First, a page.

A recent copy protection method which mitigates the above drawbacks is known as the "Solocopy" copy-protection system. This method allows only first-generation copies to be made of record carriers carrying original information. In the "Solocopy" copy-protection system, it is assumed that the digital information to be recorded complies with a standard audio interface format, as described in, for example, the first edition (1989.03) of the IEC-958 standard. Such a format comprises main information channels and subcode information channels. The subcode information signal includes a "copy" bit indicating whether the information may be copied freely, and a category code indicating the source of the recorded information.
In accordance with the "Solocopy" copy protection method, it is ascertained by means of the category code and the "copy" bit whether the applied information may be copied. For example, copying is always allowed if the category code indicates that the information originates from a CD player. This is based on the assumption that a CD player is only capable of playing CDs of the read-only type. However, more recently, recording devices have been developed by means of which information can be recorded on a CD record carrier, which information can subsequently be read therefrom by a standard CD player for reading CDs of the read-only type.
Therefore, the prior-art "Solocopy" copy-protection method does not inhibit copying of CD information recorded on an inscribable optical record carrier. It is an object of the invention to provide means which mitigate this drawback.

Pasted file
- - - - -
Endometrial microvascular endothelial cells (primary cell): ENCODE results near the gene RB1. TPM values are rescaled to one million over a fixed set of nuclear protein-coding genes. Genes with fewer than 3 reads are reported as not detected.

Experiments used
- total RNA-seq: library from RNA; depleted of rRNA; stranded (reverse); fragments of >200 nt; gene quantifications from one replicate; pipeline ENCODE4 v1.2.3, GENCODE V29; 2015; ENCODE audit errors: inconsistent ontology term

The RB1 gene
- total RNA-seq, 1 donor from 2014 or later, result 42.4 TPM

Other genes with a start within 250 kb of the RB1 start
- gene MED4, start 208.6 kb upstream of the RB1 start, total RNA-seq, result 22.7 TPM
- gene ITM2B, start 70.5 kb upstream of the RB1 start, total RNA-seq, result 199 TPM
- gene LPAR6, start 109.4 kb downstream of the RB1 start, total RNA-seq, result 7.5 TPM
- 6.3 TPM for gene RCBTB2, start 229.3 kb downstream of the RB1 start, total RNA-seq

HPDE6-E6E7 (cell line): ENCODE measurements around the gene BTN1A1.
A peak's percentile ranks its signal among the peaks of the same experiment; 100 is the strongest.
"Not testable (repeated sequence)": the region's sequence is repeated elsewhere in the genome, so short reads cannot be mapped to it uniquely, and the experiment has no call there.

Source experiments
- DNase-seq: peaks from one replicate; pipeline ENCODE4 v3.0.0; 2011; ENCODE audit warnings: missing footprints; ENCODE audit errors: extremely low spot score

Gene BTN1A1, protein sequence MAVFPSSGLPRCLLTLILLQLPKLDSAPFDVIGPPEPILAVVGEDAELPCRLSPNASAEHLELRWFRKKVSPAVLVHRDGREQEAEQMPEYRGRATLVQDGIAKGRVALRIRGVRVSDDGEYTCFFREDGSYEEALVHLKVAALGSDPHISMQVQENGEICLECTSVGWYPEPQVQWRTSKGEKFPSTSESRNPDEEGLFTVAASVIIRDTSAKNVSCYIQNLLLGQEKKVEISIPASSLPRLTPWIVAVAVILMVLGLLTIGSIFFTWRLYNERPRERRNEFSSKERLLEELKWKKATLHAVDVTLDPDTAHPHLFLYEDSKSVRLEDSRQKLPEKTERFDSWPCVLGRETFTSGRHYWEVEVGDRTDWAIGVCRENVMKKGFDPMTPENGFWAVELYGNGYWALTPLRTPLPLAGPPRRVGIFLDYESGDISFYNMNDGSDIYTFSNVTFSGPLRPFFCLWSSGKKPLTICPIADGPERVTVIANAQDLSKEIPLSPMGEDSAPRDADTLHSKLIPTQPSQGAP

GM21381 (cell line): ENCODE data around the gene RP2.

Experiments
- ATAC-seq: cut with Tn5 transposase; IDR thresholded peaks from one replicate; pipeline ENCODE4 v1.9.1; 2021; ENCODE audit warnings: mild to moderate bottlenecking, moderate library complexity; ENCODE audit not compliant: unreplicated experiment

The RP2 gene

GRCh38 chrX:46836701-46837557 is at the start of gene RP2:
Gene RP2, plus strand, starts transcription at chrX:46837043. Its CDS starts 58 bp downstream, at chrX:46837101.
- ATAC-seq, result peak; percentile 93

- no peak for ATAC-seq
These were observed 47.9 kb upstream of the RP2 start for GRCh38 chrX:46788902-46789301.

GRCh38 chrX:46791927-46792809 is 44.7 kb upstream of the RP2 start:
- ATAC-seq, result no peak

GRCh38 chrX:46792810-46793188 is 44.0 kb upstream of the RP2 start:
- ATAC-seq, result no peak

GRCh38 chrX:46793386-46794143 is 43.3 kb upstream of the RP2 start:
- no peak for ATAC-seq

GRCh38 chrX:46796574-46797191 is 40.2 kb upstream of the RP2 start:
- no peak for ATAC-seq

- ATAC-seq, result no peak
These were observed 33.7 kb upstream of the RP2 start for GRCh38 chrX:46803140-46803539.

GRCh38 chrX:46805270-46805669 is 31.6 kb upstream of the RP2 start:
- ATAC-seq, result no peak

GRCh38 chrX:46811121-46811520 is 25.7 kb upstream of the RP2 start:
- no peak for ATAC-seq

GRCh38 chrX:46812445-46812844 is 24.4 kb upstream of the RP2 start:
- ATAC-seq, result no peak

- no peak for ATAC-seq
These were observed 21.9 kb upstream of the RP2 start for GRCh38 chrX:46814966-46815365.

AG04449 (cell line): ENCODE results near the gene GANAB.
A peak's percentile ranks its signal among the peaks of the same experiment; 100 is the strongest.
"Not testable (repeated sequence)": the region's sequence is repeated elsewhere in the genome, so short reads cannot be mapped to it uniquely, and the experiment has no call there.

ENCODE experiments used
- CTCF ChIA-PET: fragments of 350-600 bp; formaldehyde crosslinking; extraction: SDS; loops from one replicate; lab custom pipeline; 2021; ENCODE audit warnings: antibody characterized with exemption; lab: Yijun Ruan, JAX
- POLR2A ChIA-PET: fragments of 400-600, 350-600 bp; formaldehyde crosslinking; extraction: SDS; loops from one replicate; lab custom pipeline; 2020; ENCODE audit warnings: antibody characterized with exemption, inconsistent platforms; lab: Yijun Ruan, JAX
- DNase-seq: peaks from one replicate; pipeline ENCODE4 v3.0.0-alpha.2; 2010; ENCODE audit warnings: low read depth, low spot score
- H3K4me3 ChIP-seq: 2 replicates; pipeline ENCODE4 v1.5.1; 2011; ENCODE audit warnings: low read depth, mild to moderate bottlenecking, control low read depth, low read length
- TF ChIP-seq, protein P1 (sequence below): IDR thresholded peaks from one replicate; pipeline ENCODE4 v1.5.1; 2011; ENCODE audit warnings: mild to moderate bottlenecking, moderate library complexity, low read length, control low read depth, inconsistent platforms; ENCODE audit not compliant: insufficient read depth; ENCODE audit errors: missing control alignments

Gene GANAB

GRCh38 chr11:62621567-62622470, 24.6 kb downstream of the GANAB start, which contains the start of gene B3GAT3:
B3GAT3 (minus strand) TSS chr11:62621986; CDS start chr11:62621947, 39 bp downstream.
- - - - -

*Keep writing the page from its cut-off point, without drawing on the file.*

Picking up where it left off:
In accordance with the invention, a record carrier of the type defined in the opening paragraph is characterized in that "copy" bits of consecutive subcode frames have logic values which alternate in an alternation pattern. The use of alternation patterns of different forms enables the generation number of a copy in the copying cycle to be specified. Alternation patterns which are very suitable because of their simplicity and which enable the generation number to be specified are periodic patterns in which the generation number is represented by the duty cycle of the pattern, i.e., the ratio between the number of "copy" bits of a first logic value in a period of the pattern and the total number of "copy" bits in that period. Finally, the use of "copy" bits having logic values which alternate in accordance with an alternation pattern in the subcode frames allows those frames to be used together with main information in a standardized Compact Disc format.